The latest buzzword in Wall Street investor circles is “content governance.” In other words, social media companies like Facebook are increasingly being held responsible by regulators and lawmakers for how they govern the user-generated content appearing on their platforms. Facebook investors are understandably concerned: content such as hate speech, fake news, sexual harassment, racism – all of it could open up Facebook for significant legal and regulatory risk if things aren’t cleaned up soon.
Facebook investors revolt
Thus, it’s perhaps not surprising that the latest Facebook shareholder meeting has been described by some Facebook investors as “chaotic.” Investors were not at all pleased by all the scandals and controversies surrounding Facebook, and how the leadership team led by Mark Zuckerberg and Sheryl Sandberg seems to be doing or little or nothing to assuage their fears. The latest New York Times story, which showcased how Facebook has data sharing partnerships in place with major device makers, exacerbated matters even more.
One institutional investor at the meeting for Facebook investors, in fact, even went so far as to compare Mark Zuckerberg to Vladimir Putin for what some perceive as Zuckerberg’s authoritarian approach to running Facebook. From this perspective, Zuckerberg has carefully used his huge stake in the company to prevent any institutional investors from mounting a serious challenge to his control of Facebook or from implementing any large-scale changes.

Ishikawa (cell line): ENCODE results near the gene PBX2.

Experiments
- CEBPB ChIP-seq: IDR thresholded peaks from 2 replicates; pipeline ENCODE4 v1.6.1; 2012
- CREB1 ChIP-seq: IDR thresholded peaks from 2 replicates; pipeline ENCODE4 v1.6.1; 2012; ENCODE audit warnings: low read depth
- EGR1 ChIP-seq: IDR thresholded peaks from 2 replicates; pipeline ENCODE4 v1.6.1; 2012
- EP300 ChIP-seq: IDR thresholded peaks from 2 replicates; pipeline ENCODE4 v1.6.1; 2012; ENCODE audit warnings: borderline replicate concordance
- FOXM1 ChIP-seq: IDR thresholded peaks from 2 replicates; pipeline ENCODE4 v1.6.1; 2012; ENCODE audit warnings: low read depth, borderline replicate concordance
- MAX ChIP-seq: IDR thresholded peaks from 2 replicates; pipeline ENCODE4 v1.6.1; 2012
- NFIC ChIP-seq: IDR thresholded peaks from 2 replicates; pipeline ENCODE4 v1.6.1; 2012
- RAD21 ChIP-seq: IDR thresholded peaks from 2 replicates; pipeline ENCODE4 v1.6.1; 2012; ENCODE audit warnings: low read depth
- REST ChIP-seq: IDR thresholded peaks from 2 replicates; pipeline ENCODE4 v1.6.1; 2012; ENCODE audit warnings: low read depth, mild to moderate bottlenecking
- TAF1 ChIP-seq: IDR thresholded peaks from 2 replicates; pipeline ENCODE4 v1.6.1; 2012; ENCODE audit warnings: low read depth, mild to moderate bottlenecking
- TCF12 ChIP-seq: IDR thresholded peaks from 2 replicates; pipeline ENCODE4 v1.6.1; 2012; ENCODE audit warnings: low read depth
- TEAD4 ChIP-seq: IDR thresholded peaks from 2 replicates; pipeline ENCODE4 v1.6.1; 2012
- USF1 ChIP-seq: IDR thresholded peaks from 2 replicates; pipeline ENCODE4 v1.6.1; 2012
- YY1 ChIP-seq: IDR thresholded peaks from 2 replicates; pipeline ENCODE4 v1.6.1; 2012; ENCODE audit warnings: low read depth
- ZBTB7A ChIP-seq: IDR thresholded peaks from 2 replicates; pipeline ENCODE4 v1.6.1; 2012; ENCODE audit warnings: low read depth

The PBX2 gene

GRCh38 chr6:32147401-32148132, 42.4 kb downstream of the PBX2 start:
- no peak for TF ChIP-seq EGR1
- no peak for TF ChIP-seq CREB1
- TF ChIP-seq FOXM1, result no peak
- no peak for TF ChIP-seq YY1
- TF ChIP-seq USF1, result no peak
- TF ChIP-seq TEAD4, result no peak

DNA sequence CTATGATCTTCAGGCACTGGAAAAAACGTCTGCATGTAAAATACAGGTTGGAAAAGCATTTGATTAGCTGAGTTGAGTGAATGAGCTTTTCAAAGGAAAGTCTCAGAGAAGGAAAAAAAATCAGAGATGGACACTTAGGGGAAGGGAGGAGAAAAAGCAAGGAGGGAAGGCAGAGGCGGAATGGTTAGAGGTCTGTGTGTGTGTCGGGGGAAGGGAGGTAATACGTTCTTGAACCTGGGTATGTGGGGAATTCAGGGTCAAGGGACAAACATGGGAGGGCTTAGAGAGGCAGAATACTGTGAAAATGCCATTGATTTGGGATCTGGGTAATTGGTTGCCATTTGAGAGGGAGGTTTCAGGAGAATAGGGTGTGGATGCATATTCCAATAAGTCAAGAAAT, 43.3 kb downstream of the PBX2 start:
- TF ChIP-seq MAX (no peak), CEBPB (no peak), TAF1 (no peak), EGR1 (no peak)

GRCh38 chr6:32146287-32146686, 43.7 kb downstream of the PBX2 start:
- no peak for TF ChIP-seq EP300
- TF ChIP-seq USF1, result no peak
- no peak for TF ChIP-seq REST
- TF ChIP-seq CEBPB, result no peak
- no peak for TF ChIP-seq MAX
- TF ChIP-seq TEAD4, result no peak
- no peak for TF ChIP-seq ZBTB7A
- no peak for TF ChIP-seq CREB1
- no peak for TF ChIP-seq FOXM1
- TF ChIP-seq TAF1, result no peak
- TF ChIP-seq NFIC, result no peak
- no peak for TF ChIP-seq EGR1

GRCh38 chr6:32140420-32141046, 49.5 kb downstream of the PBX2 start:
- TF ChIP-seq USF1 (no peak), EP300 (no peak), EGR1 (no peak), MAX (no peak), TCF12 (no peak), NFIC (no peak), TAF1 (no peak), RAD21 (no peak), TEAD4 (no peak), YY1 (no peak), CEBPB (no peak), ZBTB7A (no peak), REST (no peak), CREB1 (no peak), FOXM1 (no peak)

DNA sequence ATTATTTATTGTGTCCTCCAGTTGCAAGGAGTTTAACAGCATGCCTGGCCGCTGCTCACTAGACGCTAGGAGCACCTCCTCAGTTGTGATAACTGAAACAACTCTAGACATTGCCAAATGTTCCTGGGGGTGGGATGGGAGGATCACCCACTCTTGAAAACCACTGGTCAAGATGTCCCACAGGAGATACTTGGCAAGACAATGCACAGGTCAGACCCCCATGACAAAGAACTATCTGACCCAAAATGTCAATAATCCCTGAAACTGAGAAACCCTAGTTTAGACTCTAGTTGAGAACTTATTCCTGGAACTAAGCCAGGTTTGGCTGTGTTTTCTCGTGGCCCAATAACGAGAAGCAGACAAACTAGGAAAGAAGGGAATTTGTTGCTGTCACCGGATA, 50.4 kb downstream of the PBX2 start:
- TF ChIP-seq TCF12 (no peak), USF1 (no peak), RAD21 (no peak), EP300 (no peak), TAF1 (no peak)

Content governance is the new buzzword for big investors
What’s interesting to note here is that, just two months after Mark Zuckerberg testified in Washington about the company’s data policies – content governance – and not data privacy – seems to be what’s on everyone’s mind these days. Investors with a stake in Facebook, or who control a significant number of shares in Facebook, are apparently more concerned about the content appearing on the social media platform, and less concerned about how the company is using data and information from users. The logic here is simple: if Facebook is fined or penalized by the federal government for user-generated content appearing on its site, it would have significant negative pressure on the company’s stock price.
Maybe this change in thinking has to do with the fact that it’s much easier to wrap one’s head around a topic like “fake news” or “election interference” than it is to wrap one’s head around data privacy. No doubt, some of the institutional investors raising the alarm bells at Facebook are big Facebook users themselves, and may be disturbed by what they see as the proliferation of fake news and hate speech across the social networking platform. Hence, the heightened concern about content governance.
How FOSTA is accelerating fears about content governance
Or maybe it has to do with the fact that data privacy legislation is very much on the long-term horizon, while content governance legislation is already here. The one piece of legislation that has investors spooked is known as the “Allow States and Victims to Fight Online Sex Trafficking Act,” or FOSTA, which recently became law. According to FOSTA, website operators – and that would include Facebook – can be held liable for any user-generated content that “promotes or facilitates prostitution.”
Wait a second, you’re probably wondering. What in the world does prostitution and sex trafficking have to do with Facebook?